Does Motor Development in Infancy Predict Spinal Pain in Later Childhood? A Cohort Study

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Abstract

• STUDY DESIGN:

Longitudinal cohort study.

• BACKGROUND:

Spinal pain is responsible for a huge personal and societal burden, but its etiology remains unclear. Deficits in motor control have been associated with spinal pain in adults, and delayed motor development is associated with a range of health problems and risks in children.

• OBJECTIVE:

To assess whether there is an independent relationship between the age at which infants first sit and walk without support and spinal pain at 11 years of age.

• METHODS:

Data from the Danish National Birth Cohort were analyzed, using the age at which children first sat and first walked without support as predictors. Parents reported the predictors when the children were 6 months and 18 months of age, and also provided information in response to a comprehensive list of covariates, including child sex, birth weight, and cognitive development; socioeconomic indicators; and parental health variables. Outcomes were measured at 11 years of age using the Young Spine Questionnaire, which assesses the presence and intensity of spinal pain. Data were analyzed using multivariable logistic regression models to estimate determinants of neck, thoracic, lumbar, and multisite pain.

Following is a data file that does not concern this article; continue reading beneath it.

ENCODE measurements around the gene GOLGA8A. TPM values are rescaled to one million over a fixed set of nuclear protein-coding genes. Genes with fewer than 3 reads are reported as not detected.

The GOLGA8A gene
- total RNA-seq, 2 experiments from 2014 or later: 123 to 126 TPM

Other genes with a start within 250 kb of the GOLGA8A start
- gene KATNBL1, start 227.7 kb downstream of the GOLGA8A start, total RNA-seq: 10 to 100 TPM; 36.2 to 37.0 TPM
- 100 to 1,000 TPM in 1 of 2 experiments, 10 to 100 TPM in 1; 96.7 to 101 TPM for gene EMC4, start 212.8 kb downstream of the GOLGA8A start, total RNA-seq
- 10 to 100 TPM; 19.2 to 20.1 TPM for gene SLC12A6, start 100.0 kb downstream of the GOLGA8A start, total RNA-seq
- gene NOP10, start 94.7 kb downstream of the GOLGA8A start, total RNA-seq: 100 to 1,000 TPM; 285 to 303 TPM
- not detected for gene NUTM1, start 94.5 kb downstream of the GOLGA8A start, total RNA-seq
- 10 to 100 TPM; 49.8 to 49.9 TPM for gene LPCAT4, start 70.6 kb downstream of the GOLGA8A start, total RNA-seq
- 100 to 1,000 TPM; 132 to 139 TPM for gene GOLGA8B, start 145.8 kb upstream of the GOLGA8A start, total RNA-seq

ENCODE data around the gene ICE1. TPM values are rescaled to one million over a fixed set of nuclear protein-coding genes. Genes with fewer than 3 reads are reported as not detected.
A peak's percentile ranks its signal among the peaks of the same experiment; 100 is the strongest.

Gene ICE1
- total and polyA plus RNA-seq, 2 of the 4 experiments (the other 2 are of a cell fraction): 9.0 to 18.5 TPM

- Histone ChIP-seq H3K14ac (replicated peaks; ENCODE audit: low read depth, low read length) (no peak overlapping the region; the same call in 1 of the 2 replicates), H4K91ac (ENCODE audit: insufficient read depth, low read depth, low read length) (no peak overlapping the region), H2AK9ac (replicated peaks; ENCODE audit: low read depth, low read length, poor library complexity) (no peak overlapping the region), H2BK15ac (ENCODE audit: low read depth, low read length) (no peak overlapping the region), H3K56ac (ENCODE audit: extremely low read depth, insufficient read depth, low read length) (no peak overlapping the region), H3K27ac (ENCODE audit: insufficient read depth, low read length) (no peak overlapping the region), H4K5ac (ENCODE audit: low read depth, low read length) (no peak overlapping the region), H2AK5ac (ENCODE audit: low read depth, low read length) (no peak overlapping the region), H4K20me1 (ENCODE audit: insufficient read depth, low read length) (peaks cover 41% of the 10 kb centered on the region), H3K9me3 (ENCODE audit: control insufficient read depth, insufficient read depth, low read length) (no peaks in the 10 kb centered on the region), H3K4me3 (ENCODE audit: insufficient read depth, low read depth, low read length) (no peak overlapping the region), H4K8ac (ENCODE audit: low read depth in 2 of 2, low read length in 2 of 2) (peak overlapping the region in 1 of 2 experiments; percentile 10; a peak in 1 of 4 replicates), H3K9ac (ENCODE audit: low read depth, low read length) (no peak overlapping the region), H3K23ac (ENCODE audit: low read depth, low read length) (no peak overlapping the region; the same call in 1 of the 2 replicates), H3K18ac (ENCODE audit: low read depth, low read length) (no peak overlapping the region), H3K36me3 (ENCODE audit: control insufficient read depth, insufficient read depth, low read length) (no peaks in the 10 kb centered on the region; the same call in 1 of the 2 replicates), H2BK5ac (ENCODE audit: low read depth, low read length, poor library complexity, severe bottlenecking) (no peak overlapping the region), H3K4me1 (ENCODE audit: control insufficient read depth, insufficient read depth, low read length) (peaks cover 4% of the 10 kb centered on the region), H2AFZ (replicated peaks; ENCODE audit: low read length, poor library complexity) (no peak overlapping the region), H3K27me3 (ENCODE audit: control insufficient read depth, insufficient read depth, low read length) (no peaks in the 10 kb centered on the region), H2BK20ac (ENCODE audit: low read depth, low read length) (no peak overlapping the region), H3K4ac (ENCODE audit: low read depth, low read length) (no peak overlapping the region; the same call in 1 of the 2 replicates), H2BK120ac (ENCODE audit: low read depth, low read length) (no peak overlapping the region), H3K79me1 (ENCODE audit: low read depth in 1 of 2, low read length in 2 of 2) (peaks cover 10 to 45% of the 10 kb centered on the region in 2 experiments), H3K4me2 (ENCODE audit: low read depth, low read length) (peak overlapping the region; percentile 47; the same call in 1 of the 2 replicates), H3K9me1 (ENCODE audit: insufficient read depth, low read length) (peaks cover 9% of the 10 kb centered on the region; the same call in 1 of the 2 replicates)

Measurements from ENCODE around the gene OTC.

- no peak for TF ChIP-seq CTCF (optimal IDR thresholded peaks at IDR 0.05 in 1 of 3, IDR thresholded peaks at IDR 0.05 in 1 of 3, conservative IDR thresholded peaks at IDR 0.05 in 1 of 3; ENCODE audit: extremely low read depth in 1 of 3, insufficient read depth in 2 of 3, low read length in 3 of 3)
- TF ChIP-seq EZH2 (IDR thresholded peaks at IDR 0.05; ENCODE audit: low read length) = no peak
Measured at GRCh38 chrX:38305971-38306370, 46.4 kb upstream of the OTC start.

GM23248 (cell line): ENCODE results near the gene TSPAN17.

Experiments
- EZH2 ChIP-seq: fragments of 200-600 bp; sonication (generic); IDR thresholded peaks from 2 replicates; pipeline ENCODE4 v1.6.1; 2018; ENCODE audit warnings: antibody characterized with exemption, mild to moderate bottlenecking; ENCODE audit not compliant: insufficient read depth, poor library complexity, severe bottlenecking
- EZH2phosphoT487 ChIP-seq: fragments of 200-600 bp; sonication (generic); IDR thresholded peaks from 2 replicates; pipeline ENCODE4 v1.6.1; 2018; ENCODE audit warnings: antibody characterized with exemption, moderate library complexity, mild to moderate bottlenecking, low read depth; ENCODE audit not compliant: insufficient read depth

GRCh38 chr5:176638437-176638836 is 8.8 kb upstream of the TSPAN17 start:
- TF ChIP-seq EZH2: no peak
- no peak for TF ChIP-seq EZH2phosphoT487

• RESULTS:

The analyses included data from approximately 23 000 children and their parents. There were no consistent independent associations between the age at first sitting or walking and spinal pain at the age of 11. Odds ratios were between 0.95 and 1.00 for the various pain sites.

• CONCLUSION:

The age at which a child first sits or walks without support does not influence the likelihood that he or she will experience spinal pain in later childhood.

• LEVEL OF EVIDENCE:

Prognosis, level 4.

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